"The only thing we have to fear is fear itself."
Franklin D. Roosevelt uttered these famous words in 1933 during the depths of the Great Depression, when banks in many states were closed and the unemployment rate surged to 25%. I mention this because we are hearing much the same rhetoric from the Obama administration as we strive to claw our way back from the worst recession since that time.
Whether or not the bailouts, stimulus packages and health care reform will turn out to be this century’s version of a New Deal remains to be seen. What is certain is that the current recession and our government’s reaction to it has only hastened the change coming to the Medicare system. And millions of seniors and insurance agents will soon begin feeling the effects.
When faced with change, the key for professional agents is knowing how the changes will affect the market and having a plan for how you’ll react. Here is a short list of some of the major changes to Medicare that have either already occurred or will occur in the near future:
1. M & N in 2010 — New Medicare Supplement plans will be introduced in 2010, with Plans E, H, I and J going away and At Home Recovery benefits replaced in favor of hospice benefits. Plans M and N will be introduced. These new plans will feature co-pays and lower premiums to lure consumers away from traditional first-dollar coverage associated with Plan F. They will also compete against Medicare Advantage plans that also have co-pays.
2. Rates Refreshed — Medicare Supplement carriers have an opportunity to refresh their rates in 2010 and there will be new entrants in the market. Expect to see fierce competition and innovation among private Medicare Supplement carriers in 2010.
3. Reduced Reimbursements — Reimbursement rates for Medicare Advantage plans are being reduced 4.5% for 2010 plans, forcing carriers to increase prices or co-pays for Private Fee-for-Service plans, reduce commissions or abandon the PFFS plans altogether. This will be followed by the elimination of deeming provisions for PFFS plans in 2011, essentially eliminating these plans in many markets.
4. PFFS Plans Perish — Some carriers have already indicated that they will non-renew the PFFS block and an estimated 500,000 Medicare beneficiaries will be forced to seek a new health plan for 1/1/2010 effective dates. Those receiving an Annual Notice of Change (ANOC) letter will be able to enroll in new plans as early as October 1st for January 1st effective dates.
5. HMOs and PPOs Expand — HMO/PPO plans will increase their service areas for 2010, reminding many of the Medicare+Choice days of the late 1990s. Expect to see a broader geographic footprint this time around as plans will not be restricted to the larger cities. The Part D coverage, PPO out-of-network provisions and low Maximum Out-of-Pocket features will make these plans attractive.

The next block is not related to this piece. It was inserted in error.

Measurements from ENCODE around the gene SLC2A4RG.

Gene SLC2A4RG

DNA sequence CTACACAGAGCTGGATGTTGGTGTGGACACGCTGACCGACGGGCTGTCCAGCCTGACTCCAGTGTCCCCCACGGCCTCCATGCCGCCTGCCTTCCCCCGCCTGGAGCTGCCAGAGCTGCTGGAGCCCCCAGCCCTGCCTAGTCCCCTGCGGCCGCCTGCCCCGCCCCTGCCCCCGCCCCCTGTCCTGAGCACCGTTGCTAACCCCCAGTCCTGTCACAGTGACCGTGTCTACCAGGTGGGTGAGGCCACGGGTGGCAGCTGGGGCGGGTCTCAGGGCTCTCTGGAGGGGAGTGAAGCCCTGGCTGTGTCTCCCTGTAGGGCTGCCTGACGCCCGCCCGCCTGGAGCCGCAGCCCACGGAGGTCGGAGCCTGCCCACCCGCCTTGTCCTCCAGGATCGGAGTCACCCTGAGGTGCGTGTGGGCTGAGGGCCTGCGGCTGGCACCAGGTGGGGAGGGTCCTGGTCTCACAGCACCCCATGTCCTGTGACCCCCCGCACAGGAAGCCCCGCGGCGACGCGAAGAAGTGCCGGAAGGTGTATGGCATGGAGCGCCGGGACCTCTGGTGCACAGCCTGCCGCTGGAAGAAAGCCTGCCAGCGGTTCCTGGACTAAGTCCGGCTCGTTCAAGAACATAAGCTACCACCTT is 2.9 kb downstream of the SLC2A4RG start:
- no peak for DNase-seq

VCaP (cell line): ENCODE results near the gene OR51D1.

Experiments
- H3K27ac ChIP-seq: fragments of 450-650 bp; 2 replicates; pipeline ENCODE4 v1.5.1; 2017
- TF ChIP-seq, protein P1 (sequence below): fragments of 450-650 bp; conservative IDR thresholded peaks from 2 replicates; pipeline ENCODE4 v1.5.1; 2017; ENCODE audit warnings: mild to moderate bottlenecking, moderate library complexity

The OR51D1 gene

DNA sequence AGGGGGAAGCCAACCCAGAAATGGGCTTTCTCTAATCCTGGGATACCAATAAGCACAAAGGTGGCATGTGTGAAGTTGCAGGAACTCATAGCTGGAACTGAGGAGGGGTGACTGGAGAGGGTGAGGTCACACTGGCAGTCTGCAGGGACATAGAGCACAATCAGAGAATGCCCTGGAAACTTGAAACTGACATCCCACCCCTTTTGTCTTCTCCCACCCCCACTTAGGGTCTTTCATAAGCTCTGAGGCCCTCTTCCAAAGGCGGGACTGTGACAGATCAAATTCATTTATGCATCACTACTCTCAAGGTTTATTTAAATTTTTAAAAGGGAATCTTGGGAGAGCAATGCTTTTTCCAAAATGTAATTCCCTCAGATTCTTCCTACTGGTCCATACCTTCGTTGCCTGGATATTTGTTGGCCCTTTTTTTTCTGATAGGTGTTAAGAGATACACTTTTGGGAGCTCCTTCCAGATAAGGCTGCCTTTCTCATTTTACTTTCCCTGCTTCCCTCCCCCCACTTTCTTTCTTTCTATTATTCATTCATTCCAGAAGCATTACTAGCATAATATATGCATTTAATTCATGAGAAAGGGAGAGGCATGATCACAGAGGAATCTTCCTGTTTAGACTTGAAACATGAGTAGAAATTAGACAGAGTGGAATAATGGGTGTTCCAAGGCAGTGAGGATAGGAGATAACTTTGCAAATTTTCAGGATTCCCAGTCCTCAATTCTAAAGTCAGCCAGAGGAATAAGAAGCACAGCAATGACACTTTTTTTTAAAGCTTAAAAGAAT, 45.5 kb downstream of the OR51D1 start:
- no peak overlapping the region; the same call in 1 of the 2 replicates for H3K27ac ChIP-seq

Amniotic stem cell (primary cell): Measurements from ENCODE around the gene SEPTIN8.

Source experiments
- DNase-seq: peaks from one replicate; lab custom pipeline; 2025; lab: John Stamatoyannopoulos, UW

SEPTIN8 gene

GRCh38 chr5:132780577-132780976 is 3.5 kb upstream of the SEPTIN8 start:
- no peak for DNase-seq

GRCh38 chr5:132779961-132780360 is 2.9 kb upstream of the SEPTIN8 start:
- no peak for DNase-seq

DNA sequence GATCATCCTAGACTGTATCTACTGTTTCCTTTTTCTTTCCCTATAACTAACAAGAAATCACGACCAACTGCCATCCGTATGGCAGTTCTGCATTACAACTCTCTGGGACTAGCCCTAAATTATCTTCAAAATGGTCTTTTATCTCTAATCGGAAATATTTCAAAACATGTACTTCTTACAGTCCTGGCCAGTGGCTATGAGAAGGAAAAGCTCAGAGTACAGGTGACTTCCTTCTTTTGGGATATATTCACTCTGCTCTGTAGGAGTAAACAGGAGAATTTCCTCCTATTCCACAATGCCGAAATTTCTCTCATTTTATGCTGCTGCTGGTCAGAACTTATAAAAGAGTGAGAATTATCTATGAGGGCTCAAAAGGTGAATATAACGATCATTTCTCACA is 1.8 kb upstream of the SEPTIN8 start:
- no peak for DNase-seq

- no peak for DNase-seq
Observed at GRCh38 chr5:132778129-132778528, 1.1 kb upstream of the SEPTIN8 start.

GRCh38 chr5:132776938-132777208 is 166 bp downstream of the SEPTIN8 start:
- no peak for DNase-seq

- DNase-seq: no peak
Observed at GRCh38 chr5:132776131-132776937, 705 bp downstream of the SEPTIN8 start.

6. Recession Fallout — Plans may be forced to reduce Medicaid payments or eligibility criteria to help make up for budget shortfalls in California, Massachusetts and other states. Meanwhile, CMS has imposed stricter requirements on Special Needs Plans, reducing the number of available Medicare Advantage plans to serve the dual-eligible and chronic illness markets.
7. Opportunities in the Group Market — The Group retiree health market is imploding. Many Fortune 500 companies are dropping the subsidized health plans for their retirees in favor of Group Medicare Advantage or pushing the retirees into the individual market. Expect to see continued growth of services such as web sites and call centers that guide seniors coming off of group coverage in their search for affordable alternatives.
8. A Matter of Time — The baby boomers begin aging into Medicare by 2011, doubling the rate of age-ins from 2008. Starting in 2011 and for the next 20 years, 10,000 new retirees will be added to Medicare each day, representing 3.6 million people new to Medicare each year.
Throughout the 44-year history of Medicare’s existence, change has generally spelled opportunity, despite initial dire warnings and fear. For example, the standardization of Medicare Supplement plan designs in the early 1990s forced some carriers out of the market. Today, most agents would agree that seniors are more informed about their plan choices and actually seek out a particular plan type. Insurance sales have flourished and seniors have choices among an array of private plans and can buy direct or through a licensed insurance agent.
Certainly not all change is good and there is much angst over the state of the economy and what a government-run health care plan would do to potentially destroy what many consider to be the best health care system in the world. If only we can figure out how to extend coverage to all and find a way to fund it without further damaging the economy or rationing care!
But change is here nonetheless. Staying abreast of change and adapting to it is one of the best things a professional agent can do to prepare for the inevitable. While many of us will rail against the politicians, the business requires that we adapt and those who do will thrive as has been the case since Medicare was put into law by Lyndon B. Johnson. Another Democrat!